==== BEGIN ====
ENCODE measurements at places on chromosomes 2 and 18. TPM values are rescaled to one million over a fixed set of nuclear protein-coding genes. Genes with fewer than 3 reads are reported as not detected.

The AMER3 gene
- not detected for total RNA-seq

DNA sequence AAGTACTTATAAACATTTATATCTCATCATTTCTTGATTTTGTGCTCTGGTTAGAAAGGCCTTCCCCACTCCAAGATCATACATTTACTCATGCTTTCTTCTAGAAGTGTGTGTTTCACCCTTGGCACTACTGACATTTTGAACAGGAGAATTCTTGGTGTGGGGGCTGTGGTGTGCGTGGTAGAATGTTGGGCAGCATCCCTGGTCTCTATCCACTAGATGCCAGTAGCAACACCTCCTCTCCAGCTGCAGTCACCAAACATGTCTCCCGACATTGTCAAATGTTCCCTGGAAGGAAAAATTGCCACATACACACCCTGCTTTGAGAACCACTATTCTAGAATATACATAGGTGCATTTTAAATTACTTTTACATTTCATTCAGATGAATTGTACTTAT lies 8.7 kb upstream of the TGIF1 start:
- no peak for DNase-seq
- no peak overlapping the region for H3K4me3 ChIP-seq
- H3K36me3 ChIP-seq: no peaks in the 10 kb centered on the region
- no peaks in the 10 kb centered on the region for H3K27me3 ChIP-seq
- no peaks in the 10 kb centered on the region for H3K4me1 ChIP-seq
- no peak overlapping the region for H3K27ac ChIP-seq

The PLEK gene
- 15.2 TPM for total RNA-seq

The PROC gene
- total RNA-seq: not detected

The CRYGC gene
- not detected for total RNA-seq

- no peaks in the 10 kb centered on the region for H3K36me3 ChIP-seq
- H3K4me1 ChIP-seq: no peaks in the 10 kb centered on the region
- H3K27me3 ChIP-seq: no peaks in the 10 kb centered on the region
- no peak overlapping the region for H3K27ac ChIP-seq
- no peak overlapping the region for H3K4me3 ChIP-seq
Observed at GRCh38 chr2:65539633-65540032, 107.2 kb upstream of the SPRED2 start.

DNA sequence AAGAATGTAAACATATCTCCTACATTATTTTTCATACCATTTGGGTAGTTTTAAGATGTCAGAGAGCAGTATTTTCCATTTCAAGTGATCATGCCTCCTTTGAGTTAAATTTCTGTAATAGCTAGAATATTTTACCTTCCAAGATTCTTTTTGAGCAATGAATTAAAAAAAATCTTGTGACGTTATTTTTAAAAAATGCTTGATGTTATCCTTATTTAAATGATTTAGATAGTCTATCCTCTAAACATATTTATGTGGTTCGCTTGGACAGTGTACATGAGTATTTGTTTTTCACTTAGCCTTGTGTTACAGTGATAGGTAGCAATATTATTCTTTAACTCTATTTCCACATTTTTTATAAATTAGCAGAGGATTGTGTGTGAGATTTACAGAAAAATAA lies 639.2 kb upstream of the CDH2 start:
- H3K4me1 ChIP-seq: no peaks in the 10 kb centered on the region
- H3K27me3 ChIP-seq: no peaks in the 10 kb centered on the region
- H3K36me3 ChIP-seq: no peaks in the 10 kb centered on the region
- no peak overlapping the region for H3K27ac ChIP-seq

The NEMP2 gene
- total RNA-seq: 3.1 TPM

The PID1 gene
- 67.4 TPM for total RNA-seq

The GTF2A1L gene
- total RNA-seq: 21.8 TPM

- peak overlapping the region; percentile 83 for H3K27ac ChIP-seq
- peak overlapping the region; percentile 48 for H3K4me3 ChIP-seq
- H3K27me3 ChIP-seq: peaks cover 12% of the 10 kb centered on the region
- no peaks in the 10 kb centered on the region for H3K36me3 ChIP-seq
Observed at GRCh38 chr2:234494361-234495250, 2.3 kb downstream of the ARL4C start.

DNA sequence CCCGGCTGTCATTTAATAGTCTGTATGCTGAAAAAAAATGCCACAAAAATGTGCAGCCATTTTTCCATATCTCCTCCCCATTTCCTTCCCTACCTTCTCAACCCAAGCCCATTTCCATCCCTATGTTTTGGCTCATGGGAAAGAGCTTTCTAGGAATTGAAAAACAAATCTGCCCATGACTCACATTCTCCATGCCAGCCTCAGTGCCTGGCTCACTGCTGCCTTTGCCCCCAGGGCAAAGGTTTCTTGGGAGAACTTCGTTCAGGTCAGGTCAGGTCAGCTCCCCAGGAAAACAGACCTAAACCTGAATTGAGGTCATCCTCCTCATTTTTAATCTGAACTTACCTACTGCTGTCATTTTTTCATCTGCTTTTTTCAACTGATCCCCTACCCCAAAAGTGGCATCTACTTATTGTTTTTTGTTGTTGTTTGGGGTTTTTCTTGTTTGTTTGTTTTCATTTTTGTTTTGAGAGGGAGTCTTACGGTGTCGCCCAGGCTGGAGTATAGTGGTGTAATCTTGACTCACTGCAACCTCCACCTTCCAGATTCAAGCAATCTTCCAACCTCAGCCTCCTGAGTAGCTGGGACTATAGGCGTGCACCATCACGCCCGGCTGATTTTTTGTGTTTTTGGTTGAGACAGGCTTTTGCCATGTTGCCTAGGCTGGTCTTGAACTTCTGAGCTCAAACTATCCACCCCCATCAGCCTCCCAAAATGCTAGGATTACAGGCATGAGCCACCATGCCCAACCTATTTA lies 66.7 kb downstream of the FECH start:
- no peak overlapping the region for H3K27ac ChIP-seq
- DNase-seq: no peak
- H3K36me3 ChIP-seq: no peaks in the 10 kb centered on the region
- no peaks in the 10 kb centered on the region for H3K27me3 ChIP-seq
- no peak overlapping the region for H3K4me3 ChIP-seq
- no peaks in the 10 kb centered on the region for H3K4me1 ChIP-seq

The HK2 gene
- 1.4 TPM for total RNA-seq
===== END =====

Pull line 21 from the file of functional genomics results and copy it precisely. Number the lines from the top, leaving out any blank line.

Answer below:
- no peak overlapping the region for H3K4me3 ChIP-seq